A Quick and Efficient URL Shortener Using PHP and MySQL

URL shortener’s have proliferated in the past few years, mainly due to the confines of data length that mobile and social networks like Twitter apply. The following code example shows how to make a simple and efficient URL shortener, with plenty scope for improvement.

Although in this example I am going to use localhost as the serving domain, you’d be looking to use as short a domain name as possible in production. You have a fairly good chance of securing a 5 character domain that’d result in 7 character short URLs to begin with.

This example assumes you’re on a 64-bit system that uses a web server capable of rewriting, and uses PHP/MySQL. I use the hashing function murmurhash() as it’s known to be very quick and effective with short strings, though it’s not native to standard PHP installations. You can follow these instructions to install murmurhash. If you do change the hashing method, just ensure you also update the table schema in MySQL (one field is used for the hash values).

Also, I’ve used MySQL partitioning which makes lookups more efficient, but it’s not necessary for the working of the script.

The HTML layout of it is extremely simple, in fact you’ll only see a form and the display of newly created short URLs.

Other than displaying HTML contents, the concept is quite simple:

— Allow a user to submit a long URL and convert it into a short one
— Deal with requests for short URLs and redirect them to long ones.

This, essentially is what a URL shortener is. Some services will give you nice statistics and graphs about the people who visit a short URL. The code provided here is simple and extensible enough for you to do that should you wish.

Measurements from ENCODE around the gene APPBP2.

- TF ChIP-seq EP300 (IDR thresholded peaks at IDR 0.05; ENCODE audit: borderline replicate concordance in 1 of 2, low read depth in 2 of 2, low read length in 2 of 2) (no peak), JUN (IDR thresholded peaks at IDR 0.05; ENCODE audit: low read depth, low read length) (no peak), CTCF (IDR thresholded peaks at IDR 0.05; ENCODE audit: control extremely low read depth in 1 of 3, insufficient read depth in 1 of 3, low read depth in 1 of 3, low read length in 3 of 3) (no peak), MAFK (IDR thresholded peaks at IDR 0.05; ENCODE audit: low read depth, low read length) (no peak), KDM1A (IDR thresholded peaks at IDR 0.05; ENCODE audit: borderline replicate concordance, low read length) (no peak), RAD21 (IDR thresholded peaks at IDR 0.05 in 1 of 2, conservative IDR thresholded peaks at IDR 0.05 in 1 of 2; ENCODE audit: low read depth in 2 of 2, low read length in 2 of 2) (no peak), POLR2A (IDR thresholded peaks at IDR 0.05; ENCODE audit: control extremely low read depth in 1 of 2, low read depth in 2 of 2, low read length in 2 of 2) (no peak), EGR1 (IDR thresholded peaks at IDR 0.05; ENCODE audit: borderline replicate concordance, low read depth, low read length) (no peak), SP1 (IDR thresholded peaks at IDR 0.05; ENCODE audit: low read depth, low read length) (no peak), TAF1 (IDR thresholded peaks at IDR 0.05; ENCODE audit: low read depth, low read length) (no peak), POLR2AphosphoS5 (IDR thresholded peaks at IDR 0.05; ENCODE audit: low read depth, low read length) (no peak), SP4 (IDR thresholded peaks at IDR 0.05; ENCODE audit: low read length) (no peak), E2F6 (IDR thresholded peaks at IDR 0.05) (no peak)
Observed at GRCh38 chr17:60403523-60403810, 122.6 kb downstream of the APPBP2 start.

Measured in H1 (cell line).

There are 3 locations where data is stored in this script, 2 MySQL tables and one flatfile. One table is for inserts, one for selects and the flatfile contains the long URLs in the system.

Insert Table

When new URLs are added, a quickish method is needed to see whether the URL already exists in the database or not. This is done by creating a 64-bit hash from the contents of the URL, though you can use whichever hashing method and size of data you wish. 8 bytes is a fairly good size for avoiding collisions while not being too large a key.

insert_table is partitioned (if you choose to) and contains three other fields…

— fileoffset – A pointer to a position in the flatfile that contains the URL in question. Since hashes can collide, all matching hash values are checked until the corresponding URL is found (or not found).
— urllength – Also part of the primary key, this is used to further reduce the potential result set in the case of collisions. Only more than one result will appear for URLs that match the hash and also match the urllength.
— id – The unique incremental ID of the URL, this is converted into short URLs. In cases where someone submits a URL to be shortened that already exists in the database, this datapoint is used.

After a long URL is submitted, the short version is returned to the end user that they can use.

Select Table

select_table simply holds the unique incremental ID of the URL and a fileoffset for where to find the long URL. It is used when someone load up a short URL and needs redirected to a long URL.

URL file

The URL file is simply a raw list of long URLs entered into the system

The Code

Without further ado, here’s the code in order to try it out.